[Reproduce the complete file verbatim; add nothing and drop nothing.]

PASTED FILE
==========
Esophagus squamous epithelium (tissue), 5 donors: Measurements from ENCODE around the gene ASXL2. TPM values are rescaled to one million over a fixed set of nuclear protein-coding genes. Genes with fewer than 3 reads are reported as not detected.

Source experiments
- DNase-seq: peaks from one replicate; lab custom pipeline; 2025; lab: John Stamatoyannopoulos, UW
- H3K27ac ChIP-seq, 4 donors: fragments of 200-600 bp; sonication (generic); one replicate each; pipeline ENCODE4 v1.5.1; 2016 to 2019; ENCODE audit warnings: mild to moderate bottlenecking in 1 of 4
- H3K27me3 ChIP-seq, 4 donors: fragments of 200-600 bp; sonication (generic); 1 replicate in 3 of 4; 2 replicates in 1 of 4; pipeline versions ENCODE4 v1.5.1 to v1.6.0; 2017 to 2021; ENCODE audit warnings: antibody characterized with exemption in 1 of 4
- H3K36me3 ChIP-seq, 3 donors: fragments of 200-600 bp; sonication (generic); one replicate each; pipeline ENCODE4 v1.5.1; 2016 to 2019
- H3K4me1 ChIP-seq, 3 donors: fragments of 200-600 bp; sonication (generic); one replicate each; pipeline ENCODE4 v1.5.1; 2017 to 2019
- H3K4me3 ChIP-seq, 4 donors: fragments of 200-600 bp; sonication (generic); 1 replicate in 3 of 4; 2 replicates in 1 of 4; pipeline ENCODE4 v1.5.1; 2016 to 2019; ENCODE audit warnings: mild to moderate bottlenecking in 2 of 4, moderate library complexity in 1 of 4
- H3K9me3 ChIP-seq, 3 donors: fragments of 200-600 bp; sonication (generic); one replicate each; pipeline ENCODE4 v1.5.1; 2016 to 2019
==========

Esophagus squamous epithelium (tissue), 5 donors: Measurements from ENCODE around the gene ASXL2. TPM values are rescaled to one million over a fixed set of nuclear protein-coding genes. Genes with fewer than 3 reads are reported as not detected.

Source experiments
- DNase-seq: peaks from one replicate; lab custom pipeline; 2025; lab: John Stamatoyannopoulos, UW
- H3K27ac ChIP-seq, 4 donors: fragments of 200-600 bp; sonication (generic); one replicate each; pipeline ENCODE4 v1.5.1; 2016 to 2019; ENCODE audit warnings: mild to moderate bottlenecking in 1 of 4
- H3K27me3 ChIP-seq, 4 donors: fragments of 200-600 bp; sonication (generic); 1 replicate in 3 of 4; 2 replicates in 1 of 4; pipeline versions ENCODE4 v1.5.1 to v1.6.0; 2017 to 2021; ENCODE audit warnings: antibody characterized with exemption in 1 of 4
- H3K36me3 ChIP-seq, 3 donors: fragments of 200-600 bp; sonication (generic); one replicate each; pipeline ENCODE4 v1.5.1; 2016 to 2019
- H3K4me1 ChIP-seq, 3 donors: fragments of 200-600 bp; sonication (generic); one replicate each; pipeline ENCODE4 v1.5.1; 2017 to 2019
- H3K4me3 ChIP-seq, 4 donors: fragments of 200-600 bp; sonication (generic); 1 replicate in 3 of 4; 2 replicates in 1 of 4; pipeline ENCODE4 v1.5.1; 2016 to 2019; ENCODE audit warnings: mild to moderate bottlenecking in 2 of 4, moderate library complexity in 1 of 4
- H3K9me3 ChIP-seq, 3 donors: fragments of 200-600 bp; sonication (generic); one replicate each; pipeline ENCODE4 v1.5.1; 2016 to 2019